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Proposed media laws remind protesters of apartheid days

Thirty-three years after "Black Wednesday", when the apartheid regime banned two newspapers and clamped down on anti-apartheid activists and associations, press freedom advocates in South Africa took to the streets of Johannesburg to protest proposed regulatory media laws that "haven't been seen since the end of apartheid," report the Committee to Protect Journalists (CPJ) and the International Press Institute (IPI).

Sporting T-shirts reading "I demand the right to know" and waving signs and placards reading "Stop the Secrecy Bill," dozens of protesters marched on 19 October against the Protection of Information Bill and the proposal by the leading African National Congress (ANC) for a media tribunal, reports CPJ.

According to the Freedom of Expression Institute (FXI) and other IFEX members, under the Protection of Information bill any government department would have full authority to classify public information as secret if it is in the "national interest" - and without having to give reasons.

CPJ said this would include details of criminal investigations, which could mean less coverage of police or judicial cases. Those found guilty of disclosing information could face up to 25 years in jail.

The ANC's Media Appeals Tribunal would replace the independent, voluntary South Africa Press Council and have the power to dole out punishment for complaints against the press.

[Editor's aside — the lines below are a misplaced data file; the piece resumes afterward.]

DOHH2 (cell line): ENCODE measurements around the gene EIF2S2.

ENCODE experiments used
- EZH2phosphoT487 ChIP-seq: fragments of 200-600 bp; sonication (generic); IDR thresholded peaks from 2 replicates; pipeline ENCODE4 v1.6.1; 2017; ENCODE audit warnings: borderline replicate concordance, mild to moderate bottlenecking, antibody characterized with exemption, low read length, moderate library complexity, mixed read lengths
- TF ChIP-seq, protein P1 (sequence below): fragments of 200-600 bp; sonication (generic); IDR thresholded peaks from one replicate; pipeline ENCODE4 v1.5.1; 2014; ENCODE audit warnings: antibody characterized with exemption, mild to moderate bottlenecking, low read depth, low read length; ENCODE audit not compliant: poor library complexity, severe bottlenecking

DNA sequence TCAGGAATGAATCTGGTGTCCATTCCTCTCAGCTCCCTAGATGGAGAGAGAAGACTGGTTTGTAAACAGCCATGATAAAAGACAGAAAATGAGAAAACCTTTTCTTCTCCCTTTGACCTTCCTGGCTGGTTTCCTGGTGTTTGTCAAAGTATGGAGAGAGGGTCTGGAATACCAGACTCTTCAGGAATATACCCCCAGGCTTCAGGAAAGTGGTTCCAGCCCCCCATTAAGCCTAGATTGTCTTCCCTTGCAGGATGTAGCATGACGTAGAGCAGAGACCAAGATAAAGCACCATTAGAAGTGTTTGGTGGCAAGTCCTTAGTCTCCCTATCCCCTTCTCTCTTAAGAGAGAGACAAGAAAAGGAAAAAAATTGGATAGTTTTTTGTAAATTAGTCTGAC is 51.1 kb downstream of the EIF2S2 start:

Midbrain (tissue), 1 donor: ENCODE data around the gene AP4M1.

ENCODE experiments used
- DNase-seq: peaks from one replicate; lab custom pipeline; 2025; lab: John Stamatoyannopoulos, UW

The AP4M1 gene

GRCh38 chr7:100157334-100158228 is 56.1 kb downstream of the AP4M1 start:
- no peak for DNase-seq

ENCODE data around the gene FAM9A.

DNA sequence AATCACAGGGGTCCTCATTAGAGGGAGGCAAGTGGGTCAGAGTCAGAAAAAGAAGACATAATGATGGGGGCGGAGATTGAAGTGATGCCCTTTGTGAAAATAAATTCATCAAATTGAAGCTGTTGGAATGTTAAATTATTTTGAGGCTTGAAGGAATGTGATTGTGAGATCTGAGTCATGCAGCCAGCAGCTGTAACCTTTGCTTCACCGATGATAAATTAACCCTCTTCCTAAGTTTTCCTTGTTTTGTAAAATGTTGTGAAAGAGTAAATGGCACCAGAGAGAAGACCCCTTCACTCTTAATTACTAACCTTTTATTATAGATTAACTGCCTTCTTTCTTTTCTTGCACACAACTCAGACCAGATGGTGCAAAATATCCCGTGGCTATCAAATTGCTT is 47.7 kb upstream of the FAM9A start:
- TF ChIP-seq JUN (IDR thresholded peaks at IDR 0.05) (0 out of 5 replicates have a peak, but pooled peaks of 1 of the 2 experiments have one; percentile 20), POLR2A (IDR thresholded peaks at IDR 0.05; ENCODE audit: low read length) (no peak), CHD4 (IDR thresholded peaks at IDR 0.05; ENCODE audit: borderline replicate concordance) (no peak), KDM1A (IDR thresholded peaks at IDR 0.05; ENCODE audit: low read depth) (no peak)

The march was organised by the Right2Know Campaign, a coalition of more than 350 civil society organisations and 10,000 individuals. Right2Know is planning to present a petition to Parliament this week, says IPI.

This month, the South African National Editors Forum (SANEF) and Print Media South Africa identified a new threat: the Protection from Harassment bill. Intended to target stalking and protect privacy, the bill could also seriously limit the work of journalists by making traditional and legitimate aspects of a reporter's work illegal, says CPJ.

According to CPJ, media and civil society pressure has already yielded some results. Legislators revised the Protection of Information bill to remove the vaguely-defined term "national interest", which was being seen as a blanket justification for classifying official information. And after a meeting with SANEF, Deputy President Kgalema Motlanthe publicly suggested the ANC could drop its tribunal proposal if the media reforms its mechanisms for self-regulation.

For one veteran journalist who was a victim of the Black Wednesday crackdown, the government's recent stance feels familiar. In a recent speech, Joe Latakgomo recounted the abuses of the apartheid regime, many committed in the name of the "national interest." He demanded, "How can we so quickly forget what the result of gagging the media could be?"

Plus, says IPI, as a regional leader "the South African government should recognise the potentially detrimental repercussions any restrictions on the media in South Africa may have throughout the region." IPI points to Zambia, which is also considering creating a statutory "self-regulatory" body.

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